The Inverse Square Law

Or why nearby street lights are bright and distant streetlights are dim

Inverse Square Law

Graphic of the inverse square law from Wikimedia Commons. Image by “Borb”

The Inverse Square Law is the mathematical description for how the brightness or intensity of radiated energy (such as light) varies with distance. In other words, it describes, mathematically, why and how lights appear brighter when you are close and dimmer when you are far away. This is simple enough. We intuitively use the concept to gauge distances (at least with familiar light sources such as car headlights).

Because this precise mathematical description exists, comparing the known brightness of a light (such as a light bulb) to its measured brightness at a known distance allows you to calculate the distance.

Say you are sitting next to a roaring campfire. Most of the heat you feel is due to infrared radiation, a form of electromagnetic radiation like light. If you are uncomfortable, you move a few feet away and the temperature, which is a measure of the amount of infrared radiation you are receiving, drops considerably. The amount that the radiation drops can be precisely calculated with the inverse square law.

Now let’s say that you are sitting 2 feet from a lamp. With a light meter (photometer) you measure the light intensity at a level 8. (You don’t need to know what the units are here, just that it is at a level 8). Now you move twice as far away, to 4 feet, and re-measure the intensity. If this were a simple “inverse” relationship (without the “square” part), then you would expect the light meter to measure 4, because since you are twice as far away, “one over two” is 1/2 or one-half. However, light followed the “inverse square” law, so instead of “one over two” you have “one over two squared.” Two squared is two times two, or 4. So you have 1/4, or one fourth the original intensity. Thus, the new intensity is 2.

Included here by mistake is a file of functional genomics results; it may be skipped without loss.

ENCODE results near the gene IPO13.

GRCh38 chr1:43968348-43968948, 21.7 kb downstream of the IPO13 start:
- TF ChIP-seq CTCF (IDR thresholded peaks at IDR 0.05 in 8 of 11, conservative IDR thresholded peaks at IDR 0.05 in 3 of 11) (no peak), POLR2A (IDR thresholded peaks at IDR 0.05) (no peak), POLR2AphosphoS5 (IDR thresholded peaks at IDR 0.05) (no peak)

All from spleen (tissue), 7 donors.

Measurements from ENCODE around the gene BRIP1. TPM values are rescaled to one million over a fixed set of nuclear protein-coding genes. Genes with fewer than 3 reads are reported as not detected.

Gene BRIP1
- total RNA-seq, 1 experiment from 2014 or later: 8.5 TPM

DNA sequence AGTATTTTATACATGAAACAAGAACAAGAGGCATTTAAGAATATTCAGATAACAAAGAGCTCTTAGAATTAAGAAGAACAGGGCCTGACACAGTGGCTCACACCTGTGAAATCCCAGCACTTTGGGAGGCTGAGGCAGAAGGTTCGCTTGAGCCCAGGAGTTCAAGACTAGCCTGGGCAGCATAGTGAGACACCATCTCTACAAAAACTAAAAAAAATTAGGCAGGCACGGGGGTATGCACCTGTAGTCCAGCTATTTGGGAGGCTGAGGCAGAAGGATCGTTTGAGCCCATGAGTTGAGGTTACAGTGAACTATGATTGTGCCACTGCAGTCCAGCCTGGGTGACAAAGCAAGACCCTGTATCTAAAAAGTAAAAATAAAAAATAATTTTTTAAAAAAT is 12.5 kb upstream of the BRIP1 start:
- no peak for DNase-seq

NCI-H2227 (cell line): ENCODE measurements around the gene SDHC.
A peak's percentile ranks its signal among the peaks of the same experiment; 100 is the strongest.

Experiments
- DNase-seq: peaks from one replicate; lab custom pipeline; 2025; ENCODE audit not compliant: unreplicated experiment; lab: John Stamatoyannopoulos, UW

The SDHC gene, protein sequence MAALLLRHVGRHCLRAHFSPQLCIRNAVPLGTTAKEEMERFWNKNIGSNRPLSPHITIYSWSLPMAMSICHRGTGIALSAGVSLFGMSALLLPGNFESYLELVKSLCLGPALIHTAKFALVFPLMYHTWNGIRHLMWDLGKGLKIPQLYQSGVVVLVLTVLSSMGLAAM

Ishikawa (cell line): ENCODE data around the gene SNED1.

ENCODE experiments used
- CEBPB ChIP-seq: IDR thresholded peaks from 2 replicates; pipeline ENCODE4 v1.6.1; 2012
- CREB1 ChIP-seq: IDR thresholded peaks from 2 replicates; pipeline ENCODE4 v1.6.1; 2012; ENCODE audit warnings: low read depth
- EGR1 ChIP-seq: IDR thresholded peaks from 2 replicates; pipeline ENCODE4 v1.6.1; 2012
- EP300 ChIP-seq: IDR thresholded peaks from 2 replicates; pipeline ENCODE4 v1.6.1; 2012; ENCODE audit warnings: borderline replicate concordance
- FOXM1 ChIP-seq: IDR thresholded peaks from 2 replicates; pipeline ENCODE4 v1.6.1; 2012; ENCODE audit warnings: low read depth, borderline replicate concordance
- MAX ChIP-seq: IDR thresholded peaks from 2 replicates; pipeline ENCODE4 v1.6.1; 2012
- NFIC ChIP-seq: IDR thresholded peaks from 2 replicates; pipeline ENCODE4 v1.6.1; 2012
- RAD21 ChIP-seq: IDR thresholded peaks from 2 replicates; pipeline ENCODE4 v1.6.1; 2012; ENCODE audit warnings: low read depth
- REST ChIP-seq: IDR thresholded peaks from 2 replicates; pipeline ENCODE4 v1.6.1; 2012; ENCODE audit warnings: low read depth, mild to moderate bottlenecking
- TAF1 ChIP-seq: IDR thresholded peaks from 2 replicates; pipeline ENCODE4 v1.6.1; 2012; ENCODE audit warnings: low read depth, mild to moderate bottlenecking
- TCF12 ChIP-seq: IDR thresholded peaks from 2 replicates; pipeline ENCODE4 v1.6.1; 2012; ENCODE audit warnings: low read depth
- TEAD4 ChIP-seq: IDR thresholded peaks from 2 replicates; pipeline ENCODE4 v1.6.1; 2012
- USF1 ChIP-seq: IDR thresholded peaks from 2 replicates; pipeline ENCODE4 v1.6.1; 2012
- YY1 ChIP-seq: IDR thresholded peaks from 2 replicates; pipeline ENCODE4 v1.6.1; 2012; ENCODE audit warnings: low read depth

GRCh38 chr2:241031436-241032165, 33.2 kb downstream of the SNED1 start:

With this precise mathematical knowledge, we can work backwards to figure out distances. Suppose that we know that at 10 feet a bright lamp gives and intensity on the light meter of, say, 16. Then we move to some distance where the light meter reads 4. Since we know the inverse square law, we know that 4 is 1/4 of 16, so that means that we must be twice as far away. Thus we are 20 feet from the lamp. We can use the same method to determine the distances to some stars.

The inverse square law works with radiated electromagnetic energy whether it be visible light, infrared, radio waves or even high powered x-rays and gamma rays. It even applies to gravity.

(I should note that this applies to unfocused or omni-directional light. That is, light that is radiated equally in all directions, say from a star or a round light bulb. Light that is focused or “collimated,” such that light rays are sent out in parallel beams, do not follow the inverse square law. This would include projectors, flashlights and lasers. However, since there really is no such thing as a perfectly collimated light source, even lasers spread out a bit. This can be described mathematically, just not with the common inverse square relationship.)

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About Larry Sessions

Physics
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